Monday, July 30, 2012

An Anat Baniel story: the importance of mistakes, for us and for special needs children

In Anat's book, Kids Beyond Limits,
she is quite direct:
"Don't correct mistakes."

Use them as a stepping stone for variation.
Then learning to do and experience life as richer
instead of experiencing.  "Oh, oh. I'm wrong again."

Here's a story:

Cello player, one of best in world,
comes to Anat with pain.

She asks him to play something simple.
After humfing and hawing, he decides
he can play something simple,
which he does, exquisitely, of course.

Now Anat asks him to play it poorly.
"Me. I can't play poorly. Blah, blah."

Anat: Do you have a student who plays poorly.

Cellist: Yes.

Anat: Can you play like them?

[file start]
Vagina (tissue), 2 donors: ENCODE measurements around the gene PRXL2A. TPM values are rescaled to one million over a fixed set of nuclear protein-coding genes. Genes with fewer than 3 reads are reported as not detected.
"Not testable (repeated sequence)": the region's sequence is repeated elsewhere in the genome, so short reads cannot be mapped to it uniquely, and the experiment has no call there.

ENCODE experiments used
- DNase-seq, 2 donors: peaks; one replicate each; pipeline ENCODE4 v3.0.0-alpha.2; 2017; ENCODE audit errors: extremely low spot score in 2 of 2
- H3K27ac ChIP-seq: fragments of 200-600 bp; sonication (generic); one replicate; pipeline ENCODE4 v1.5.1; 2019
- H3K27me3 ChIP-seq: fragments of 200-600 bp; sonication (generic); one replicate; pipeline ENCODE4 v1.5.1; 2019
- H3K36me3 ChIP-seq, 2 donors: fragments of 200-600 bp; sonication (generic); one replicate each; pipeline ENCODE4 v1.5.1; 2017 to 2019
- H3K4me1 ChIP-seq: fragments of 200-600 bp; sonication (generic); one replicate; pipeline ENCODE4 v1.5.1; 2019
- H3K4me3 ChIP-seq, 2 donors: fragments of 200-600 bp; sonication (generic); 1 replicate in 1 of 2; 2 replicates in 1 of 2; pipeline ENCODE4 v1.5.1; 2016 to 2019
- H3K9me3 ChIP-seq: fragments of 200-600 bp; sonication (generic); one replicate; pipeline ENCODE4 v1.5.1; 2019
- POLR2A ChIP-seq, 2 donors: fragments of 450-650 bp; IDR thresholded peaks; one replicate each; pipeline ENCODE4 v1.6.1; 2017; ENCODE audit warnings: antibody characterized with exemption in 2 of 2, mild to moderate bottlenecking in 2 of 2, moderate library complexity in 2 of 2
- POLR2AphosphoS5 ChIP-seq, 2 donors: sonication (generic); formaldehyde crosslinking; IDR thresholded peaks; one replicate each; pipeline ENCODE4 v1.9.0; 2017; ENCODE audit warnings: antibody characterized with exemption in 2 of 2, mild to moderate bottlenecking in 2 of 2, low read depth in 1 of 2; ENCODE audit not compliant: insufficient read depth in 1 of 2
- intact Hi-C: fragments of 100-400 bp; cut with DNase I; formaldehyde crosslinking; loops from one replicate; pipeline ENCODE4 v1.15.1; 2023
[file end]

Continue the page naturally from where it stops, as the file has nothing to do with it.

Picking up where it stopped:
Cellist: Yes

So , he does.

And then Anat has him repeat.
And he's reluctant again, but not quite as much.

And again, and he's getting "into it."

And a couple of more, "poor" vatiations.

Good: his pain is gone.

Cool, eh?

My theory: he was so stuck at 98% perfect, he
couldn't feel and try anything else.

By variation on "poorly" he discovered some hiden
possibilities and was freed.

Good advice to us all,
as we strain and ruin ourselves to be more than we possibly
can be.

And for the children:
even a "less good" variation,
is good.

Way good.

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